As clinicians we have all encountered the situation where a patient asks “Doc, I have this bump here,” or, we review an X-ray with “something funny in the bone.” These are precarious situations because we do not want to miss a malignancy or cause a delay in diagnosis in today’s litiganous society. However, benign masses such as lipomas are common and we do not want to waste resources working up obviously benign masses. Therein lies the difficulty: when is a mass suspicious enough to warrant further work up?

Going back to medical school, the concept of “red flags” still holds true. These symptoms include night pain, unexpected weight loss, fever, chills and rapid growth all indicate a potentially aggressive mass. Any of these findings should alert the clinician that further study is required.

Soft tissue tumors are common with lipomas being the most prevalent. Any mass which is encountered should undergo documentation of the size and location of the tumor. Any scenario with red flags involved should undergo advanced imaging. MRI is the gold standard for evaluating soft tissue tumors. Important imaging findings include size of the lesion, location and signal characteristics. Lesions > 5 cm, mixed MRI signal and location below the fascia indicate potential malignancy.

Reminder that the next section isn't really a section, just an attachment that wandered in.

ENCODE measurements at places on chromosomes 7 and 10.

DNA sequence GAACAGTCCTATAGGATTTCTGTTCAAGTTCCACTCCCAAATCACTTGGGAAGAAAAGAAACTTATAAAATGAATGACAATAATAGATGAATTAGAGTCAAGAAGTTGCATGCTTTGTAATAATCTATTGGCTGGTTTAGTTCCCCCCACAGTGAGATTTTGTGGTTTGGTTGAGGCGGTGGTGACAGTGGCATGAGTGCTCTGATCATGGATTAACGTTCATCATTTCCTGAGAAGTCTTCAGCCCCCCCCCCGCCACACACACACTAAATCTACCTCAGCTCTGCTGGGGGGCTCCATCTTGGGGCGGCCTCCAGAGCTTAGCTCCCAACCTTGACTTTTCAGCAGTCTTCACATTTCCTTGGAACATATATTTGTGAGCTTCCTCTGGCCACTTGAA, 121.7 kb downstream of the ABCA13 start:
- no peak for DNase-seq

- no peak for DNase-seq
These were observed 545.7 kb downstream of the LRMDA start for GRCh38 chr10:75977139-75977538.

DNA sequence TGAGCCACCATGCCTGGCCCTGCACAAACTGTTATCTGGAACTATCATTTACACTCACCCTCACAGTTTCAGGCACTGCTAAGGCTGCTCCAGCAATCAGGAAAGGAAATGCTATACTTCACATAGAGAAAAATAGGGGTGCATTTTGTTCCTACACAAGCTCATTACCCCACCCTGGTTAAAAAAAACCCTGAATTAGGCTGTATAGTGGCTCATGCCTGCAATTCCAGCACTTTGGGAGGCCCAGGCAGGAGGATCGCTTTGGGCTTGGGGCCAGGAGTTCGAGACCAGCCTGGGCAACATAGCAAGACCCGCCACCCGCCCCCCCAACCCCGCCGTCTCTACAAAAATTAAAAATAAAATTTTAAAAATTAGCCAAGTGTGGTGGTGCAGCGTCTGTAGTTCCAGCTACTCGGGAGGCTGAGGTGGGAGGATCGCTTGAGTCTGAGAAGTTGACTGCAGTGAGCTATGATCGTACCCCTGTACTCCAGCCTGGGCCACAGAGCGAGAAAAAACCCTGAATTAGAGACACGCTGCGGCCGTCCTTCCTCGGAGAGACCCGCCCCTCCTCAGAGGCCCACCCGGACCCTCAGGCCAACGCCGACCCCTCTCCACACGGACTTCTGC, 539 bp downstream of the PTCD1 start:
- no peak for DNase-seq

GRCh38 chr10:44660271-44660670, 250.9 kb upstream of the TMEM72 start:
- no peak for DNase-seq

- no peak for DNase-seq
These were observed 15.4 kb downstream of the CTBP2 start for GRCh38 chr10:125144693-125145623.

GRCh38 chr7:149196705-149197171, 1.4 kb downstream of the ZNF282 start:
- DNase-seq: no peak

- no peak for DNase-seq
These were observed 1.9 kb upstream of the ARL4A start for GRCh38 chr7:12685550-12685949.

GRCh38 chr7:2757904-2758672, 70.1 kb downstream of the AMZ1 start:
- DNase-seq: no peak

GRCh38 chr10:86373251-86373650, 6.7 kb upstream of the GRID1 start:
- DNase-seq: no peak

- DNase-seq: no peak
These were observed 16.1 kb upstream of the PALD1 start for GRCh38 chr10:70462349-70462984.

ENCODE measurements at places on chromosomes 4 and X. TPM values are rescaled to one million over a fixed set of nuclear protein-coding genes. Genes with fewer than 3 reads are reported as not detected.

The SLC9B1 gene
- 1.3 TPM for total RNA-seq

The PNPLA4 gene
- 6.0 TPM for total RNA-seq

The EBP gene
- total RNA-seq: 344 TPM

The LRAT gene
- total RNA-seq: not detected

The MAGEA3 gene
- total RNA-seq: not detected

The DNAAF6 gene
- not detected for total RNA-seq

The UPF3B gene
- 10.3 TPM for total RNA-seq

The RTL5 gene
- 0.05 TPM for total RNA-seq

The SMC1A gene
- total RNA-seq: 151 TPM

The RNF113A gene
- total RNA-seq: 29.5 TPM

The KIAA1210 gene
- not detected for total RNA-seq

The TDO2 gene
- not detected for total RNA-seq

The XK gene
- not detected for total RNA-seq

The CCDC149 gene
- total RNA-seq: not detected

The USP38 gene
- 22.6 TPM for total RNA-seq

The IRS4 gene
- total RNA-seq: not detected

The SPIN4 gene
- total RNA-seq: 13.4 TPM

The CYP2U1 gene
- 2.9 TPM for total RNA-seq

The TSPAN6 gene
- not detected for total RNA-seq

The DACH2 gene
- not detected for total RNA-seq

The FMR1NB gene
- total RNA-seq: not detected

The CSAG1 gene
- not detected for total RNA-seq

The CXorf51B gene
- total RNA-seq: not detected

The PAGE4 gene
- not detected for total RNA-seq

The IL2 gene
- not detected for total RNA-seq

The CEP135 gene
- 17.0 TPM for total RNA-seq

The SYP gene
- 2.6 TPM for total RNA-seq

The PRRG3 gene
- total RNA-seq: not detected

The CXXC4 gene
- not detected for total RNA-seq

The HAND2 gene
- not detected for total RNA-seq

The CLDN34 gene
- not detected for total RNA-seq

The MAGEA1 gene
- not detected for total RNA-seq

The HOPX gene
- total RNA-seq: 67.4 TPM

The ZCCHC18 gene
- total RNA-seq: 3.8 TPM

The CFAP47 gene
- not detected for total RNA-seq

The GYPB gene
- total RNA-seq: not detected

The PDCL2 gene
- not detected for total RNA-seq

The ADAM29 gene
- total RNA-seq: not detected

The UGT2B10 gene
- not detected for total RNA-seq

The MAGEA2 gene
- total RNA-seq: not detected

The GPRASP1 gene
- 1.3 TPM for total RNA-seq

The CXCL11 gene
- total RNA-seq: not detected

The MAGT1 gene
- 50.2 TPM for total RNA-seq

Primary bone tumors are very rare. It has been estimated that an orthopedist in practice will encounter one primary bone malignancy in his practice lifetime. Thankfully, a large amount of information can be gleaned from a standard X-ray. Four questions need to be asked when evaluating a bony lesion:

  • “What is the tumor doing to the bone?”
  • “How is the bone reacting to the tumor?”
  • “What is the age of the patient and the location of the tumor?”
  • “Are there any unique findings on x-ray?”

Based on these questions a clinician can estimate the likelihood of a lesion being aggressive and malignant.

Treatment of any mass should be done by a clinician who is prepared to treat the tumor if it is malignant. Errors in biopsy often contaminate tissues and change the extent of resection oftentimes leading to a larger and more disfiguring procedure than what would have been needed initially.

To summarize, any patient who presents to a clinician with a soft tissue mass or bony lesion requires a history looking for red flags. Any lesion with the possibility of being aggressive requires imaging (MRI for soft tissues and x-rays for bone). Based on the imaging characteristics one can estimate the propensity of a mass being aggressive. If there is any possibility of a mass being malignant, the patient should be referred to the appropriate specialist.